This article discusses, principally from an English perspective, globalisation, globalcitizenship and two forms of education relevant to those developments (global education and citizenship education). We describe what citizenship has meant inside one nation state and ask what citizenship means, and could mean, in a globalising world. By comparing the natures of citizenship education and global education, as experienced principally in England during, approximately, the last three decades, we seek to develop a (...) clearer understanding of what has been done and what might be done in the future in order to develop education for globalcitizenship. We suggest that up to this point there have been significant differences between the characterisations that have been developed for global education and citizenship education. These differences are revealed through an examination of three areas: focus and origins; the attitude of the government and significant others; and the adoption of pedagogical approaches. We suggest that it would be useful to look beyond old barriers that have separated citizenship education and global education and to form a new globalcitizenship education. Their separation has in the past only perpetuated the old understandings of citizenship and constructed a constrained view of global education. (shrink)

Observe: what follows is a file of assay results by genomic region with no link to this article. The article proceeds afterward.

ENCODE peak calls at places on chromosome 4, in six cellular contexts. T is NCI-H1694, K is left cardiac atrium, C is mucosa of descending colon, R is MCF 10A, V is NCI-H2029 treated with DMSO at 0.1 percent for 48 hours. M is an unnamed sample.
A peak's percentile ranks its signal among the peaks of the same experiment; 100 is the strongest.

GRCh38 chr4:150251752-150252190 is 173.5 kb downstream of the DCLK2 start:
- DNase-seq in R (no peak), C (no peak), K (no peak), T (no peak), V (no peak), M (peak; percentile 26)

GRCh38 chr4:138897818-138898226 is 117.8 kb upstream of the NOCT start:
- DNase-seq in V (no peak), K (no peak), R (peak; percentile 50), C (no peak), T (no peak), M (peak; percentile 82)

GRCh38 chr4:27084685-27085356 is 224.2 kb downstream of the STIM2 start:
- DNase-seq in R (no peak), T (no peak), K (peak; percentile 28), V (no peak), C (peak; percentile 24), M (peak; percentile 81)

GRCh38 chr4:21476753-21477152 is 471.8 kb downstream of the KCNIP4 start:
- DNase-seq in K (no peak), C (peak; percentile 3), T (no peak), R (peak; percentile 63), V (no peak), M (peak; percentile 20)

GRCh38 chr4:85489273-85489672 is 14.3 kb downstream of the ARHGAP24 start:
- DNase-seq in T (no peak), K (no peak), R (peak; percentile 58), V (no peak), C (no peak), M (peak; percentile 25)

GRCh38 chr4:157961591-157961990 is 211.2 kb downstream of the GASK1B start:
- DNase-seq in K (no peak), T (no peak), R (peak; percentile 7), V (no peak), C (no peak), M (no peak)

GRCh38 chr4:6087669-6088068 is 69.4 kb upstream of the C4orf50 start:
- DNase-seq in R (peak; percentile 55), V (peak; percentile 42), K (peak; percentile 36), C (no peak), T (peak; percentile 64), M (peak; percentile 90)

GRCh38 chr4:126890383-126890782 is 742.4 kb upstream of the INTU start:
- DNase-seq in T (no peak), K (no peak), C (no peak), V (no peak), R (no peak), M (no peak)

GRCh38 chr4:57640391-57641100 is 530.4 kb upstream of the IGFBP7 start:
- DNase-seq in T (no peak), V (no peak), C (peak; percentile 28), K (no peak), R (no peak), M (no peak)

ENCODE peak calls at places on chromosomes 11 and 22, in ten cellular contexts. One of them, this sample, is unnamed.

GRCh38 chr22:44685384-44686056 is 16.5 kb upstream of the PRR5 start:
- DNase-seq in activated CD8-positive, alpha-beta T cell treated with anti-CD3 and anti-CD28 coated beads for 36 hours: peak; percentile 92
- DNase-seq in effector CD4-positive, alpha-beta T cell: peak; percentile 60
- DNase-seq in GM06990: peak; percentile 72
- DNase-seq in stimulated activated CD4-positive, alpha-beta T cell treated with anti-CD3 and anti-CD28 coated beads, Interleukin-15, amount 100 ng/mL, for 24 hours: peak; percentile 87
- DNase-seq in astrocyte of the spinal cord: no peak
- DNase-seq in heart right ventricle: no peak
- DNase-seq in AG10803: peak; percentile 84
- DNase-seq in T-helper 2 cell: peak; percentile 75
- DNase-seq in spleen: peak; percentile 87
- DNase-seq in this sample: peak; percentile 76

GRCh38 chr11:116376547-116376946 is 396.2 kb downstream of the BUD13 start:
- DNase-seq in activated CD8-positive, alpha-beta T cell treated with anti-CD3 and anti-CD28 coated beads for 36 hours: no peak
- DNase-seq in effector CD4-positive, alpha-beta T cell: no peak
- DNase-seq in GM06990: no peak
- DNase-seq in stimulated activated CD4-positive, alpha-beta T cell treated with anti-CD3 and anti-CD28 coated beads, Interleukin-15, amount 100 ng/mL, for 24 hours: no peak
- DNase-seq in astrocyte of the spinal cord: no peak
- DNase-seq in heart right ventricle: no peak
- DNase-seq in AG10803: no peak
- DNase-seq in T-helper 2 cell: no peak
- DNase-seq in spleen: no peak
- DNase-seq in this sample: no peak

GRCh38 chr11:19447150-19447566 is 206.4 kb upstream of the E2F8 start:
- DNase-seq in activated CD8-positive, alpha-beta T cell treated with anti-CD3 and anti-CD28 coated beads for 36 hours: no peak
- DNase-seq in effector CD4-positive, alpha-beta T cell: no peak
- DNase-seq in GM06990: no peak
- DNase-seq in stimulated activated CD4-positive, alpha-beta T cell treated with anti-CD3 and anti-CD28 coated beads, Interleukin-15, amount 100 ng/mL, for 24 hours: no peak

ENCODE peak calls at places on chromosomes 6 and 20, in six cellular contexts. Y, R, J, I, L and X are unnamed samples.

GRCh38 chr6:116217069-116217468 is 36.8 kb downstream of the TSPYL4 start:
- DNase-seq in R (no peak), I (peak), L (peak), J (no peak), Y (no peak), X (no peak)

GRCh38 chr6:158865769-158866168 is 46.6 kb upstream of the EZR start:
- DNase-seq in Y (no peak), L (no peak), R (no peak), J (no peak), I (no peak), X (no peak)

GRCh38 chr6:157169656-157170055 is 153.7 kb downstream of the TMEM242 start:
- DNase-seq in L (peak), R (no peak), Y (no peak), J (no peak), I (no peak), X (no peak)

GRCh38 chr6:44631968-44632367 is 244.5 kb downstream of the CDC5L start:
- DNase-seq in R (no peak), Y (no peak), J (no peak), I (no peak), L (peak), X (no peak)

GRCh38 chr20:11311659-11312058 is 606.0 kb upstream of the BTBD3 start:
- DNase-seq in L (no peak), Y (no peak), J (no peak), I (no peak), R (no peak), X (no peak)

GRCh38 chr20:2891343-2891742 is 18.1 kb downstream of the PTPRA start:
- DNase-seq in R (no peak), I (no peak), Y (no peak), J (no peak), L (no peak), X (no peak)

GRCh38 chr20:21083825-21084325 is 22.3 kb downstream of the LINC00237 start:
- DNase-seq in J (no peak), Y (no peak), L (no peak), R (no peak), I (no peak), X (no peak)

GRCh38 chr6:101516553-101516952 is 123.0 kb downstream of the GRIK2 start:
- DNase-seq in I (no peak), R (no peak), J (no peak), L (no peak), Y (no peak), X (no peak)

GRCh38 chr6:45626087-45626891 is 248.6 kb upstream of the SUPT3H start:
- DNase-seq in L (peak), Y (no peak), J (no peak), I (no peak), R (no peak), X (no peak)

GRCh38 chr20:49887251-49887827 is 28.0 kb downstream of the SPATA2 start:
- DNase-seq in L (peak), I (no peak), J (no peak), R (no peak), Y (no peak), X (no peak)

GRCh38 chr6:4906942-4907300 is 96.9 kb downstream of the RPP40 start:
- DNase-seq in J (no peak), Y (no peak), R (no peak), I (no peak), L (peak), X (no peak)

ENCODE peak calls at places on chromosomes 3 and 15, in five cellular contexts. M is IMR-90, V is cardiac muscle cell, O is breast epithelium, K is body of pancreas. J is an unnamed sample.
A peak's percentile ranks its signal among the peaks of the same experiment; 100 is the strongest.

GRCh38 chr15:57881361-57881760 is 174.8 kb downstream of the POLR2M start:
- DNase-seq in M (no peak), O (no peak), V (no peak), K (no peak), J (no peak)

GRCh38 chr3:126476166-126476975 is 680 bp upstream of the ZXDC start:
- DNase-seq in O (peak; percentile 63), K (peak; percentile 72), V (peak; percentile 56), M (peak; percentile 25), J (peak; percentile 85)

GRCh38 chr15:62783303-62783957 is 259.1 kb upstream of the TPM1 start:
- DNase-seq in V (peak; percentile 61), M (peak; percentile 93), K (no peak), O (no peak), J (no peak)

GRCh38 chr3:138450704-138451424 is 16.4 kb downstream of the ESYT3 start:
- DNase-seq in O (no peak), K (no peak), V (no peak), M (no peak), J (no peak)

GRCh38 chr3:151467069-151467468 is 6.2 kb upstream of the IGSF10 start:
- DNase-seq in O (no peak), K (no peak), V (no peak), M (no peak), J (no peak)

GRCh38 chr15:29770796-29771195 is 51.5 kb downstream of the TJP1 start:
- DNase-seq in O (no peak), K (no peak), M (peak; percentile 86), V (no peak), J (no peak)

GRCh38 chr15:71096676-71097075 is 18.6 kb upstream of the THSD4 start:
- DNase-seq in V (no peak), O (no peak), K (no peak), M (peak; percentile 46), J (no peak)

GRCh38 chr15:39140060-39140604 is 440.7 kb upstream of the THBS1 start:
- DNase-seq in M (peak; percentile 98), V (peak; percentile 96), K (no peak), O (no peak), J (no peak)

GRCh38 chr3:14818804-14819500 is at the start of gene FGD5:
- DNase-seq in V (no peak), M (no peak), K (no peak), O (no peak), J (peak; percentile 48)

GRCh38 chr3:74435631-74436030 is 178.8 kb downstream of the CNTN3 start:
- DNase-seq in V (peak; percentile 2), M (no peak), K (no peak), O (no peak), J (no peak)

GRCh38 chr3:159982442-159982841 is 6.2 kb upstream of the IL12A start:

The corporate citizenship (CC) concept introduced by Dirk Matten and Andrew Crane has been well received. To this date, however, empirical studies based on this concept are lacking. In this article, we flesh out and operationalize the CC concept and develop an assessment tool for CC. Our tool focuses on the organizational level and assesses the embeddedness of CC in organizational structures and procedures. To illustrate the applicability of the tool, we assess five Swiss companies (ABB, Credit Suisse, Nestlé, (...) Novartis, and UBS). These five companies are participants of the UN Global Compact (UNGC), currently the largest collaborative strategic policy initiative for business in the world (www.unglobalcompact.org). This study makes four main contributions: (1) it enriches and operationalizes Matten and Crane’s CC definition to build a concept of CC that can be operationalized, (2) it develops an analytical tool to assess the organizational embeddedness of CC, (3) it generates empirical insights into how five multinational corporations have approached CC, and (4) it presents assessment results that provide indications how global governance initiatives like the UNGC can support the implementation of CC. (shrink)